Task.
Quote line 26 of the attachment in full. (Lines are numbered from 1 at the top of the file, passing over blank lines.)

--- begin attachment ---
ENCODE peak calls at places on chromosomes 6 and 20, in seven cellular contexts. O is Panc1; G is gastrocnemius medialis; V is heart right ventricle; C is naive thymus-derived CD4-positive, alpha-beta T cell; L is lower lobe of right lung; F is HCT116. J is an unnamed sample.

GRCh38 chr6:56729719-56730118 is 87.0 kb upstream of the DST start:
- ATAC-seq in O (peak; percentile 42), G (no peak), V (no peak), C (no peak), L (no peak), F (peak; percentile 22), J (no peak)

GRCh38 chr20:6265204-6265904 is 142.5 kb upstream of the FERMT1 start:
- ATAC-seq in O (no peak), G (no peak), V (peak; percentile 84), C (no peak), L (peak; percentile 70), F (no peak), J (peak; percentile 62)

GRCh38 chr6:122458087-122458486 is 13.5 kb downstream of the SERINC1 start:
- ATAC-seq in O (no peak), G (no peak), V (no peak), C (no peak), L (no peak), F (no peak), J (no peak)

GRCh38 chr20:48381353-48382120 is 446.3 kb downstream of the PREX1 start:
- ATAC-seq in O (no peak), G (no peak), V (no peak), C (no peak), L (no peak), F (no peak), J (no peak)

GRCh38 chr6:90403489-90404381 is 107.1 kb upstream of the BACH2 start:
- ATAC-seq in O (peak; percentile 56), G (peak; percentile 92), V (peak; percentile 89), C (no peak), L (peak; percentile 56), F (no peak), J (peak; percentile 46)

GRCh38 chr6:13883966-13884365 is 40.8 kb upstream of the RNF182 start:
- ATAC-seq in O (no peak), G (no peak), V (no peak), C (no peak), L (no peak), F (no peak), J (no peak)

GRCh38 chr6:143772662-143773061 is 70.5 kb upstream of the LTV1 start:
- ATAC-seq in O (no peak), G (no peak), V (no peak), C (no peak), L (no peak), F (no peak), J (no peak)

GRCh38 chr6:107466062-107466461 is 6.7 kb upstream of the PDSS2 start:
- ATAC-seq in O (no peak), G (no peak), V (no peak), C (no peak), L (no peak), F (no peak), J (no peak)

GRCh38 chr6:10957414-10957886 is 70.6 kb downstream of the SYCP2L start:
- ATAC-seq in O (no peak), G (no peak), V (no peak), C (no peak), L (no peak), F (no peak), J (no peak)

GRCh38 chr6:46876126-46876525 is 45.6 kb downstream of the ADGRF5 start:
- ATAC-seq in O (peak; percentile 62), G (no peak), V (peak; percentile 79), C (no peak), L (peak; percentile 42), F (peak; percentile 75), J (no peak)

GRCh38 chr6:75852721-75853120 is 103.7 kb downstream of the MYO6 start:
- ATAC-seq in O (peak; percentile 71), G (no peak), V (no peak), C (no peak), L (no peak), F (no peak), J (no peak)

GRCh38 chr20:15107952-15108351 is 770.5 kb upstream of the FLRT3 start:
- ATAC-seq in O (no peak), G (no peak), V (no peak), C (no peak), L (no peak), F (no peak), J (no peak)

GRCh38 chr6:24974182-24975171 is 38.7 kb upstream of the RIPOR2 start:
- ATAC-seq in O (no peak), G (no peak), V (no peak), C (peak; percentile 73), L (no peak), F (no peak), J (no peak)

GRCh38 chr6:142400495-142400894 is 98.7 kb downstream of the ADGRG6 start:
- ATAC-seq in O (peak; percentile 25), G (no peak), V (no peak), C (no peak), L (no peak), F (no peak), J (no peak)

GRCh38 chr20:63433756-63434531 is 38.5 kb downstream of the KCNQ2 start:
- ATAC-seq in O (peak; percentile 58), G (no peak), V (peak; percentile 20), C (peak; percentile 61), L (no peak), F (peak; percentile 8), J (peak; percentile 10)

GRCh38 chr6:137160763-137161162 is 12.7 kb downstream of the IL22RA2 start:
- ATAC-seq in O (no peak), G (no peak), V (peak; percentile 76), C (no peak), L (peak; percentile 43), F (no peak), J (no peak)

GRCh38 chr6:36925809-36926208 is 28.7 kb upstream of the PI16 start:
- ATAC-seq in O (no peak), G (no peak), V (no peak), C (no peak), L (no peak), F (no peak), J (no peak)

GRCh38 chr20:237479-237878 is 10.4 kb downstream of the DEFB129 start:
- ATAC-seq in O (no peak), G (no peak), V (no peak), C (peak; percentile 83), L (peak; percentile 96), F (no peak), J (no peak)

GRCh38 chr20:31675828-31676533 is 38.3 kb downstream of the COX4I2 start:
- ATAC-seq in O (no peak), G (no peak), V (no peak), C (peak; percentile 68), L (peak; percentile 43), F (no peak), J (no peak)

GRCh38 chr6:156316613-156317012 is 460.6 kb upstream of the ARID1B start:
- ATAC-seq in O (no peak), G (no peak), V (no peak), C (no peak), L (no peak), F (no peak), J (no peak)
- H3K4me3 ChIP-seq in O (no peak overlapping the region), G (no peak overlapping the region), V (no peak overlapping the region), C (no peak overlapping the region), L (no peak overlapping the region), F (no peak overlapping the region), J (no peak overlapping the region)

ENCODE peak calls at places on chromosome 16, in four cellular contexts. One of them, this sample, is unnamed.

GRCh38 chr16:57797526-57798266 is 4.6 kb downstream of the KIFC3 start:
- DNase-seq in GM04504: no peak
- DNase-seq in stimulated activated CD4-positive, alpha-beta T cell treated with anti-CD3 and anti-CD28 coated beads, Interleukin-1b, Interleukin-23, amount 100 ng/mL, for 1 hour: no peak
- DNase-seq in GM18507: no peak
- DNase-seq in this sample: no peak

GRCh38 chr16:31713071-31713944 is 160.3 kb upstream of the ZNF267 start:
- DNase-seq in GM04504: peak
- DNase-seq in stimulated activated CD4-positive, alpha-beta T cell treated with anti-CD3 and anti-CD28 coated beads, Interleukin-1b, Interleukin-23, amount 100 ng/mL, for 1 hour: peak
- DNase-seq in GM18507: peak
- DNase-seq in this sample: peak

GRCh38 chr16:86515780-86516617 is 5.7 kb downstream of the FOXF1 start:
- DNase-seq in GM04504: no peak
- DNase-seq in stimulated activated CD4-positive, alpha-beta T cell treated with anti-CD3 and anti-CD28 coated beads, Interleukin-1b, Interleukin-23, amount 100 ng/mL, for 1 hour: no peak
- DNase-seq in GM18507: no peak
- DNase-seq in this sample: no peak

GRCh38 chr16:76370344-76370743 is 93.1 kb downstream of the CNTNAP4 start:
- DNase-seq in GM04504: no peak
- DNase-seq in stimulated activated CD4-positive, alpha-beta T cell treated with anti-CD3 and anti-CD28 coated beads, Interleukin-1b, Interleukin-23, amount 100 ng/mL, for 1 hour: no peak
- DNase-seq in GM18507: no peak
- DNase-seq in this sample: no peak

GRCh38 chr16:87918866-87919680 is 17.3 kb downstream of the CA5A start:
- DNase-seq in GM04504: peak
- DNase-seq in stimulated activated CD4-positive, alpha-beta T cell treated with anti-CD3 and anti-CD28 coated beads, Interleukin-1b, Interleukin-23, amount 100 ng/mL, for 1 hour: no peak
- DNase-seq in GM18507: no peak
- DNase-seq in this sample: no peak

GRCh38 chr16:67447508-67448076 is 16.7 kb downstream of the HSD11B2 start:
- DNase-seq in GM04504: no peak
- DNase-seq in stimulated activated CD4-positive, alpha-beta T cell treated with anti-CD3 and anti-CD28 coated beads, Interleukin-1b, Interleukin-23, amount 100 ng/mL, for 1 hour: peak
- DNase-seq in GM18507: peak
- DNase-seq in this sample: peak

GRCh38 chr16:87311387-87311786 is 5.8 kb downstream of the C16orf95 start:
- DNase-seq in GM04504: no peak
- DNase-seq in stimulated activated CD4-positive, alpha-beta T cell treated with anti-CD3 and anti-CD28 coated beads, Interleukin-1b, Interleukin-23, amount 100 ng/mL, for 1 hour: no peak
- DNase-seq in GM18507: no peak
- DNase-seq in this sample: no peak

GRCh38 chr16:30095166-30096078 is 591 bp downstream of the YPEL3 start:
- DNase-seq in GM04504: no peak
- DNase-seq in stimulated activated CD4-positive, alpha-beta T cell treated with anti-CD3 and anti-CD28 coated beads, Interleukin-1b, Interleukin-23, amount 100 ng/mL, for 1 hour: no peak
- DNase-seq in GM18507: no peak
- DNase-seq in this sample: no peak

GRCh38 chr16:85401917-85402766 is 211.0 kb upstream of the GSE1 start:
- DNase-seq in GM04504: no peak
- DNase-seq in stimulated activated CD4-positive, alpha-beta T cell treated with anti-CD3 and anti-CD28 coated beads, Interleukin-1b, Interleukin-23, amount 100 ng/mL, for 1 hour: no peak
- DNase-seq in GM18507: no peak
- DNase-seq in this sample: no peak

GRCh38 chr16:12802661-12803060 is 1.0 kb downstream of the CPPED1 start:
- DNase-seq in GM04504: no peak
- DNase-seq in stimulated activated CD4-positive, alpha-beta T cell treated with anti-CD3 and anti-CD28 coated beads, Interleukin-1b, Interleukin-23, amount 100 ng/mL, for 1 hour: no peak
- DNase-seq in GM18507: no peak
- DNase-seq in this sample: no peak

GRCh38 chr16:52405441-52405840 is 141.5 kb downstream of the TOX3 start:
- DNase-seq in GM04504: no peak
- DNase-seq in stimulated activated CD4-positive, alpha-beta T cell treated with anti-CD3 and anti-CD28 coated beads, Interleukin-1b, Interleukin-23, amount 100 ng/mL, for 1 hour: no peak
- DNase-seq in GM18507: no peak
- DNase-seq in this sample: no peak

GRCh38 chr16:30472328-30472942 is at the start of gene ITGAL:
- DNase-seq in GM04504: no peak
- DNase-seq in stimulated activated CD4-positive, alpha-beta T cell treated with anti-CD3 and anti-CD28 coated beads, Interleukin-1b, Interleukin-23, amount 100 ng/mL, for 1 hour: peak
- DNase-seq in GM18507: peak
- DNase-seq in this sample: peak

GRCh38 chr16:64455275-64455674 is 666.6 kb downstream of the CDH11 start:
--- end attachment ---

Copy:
GRCh38 chr6:24974182-24975171 is 38.7 kb upstream of the RIPOR2 start: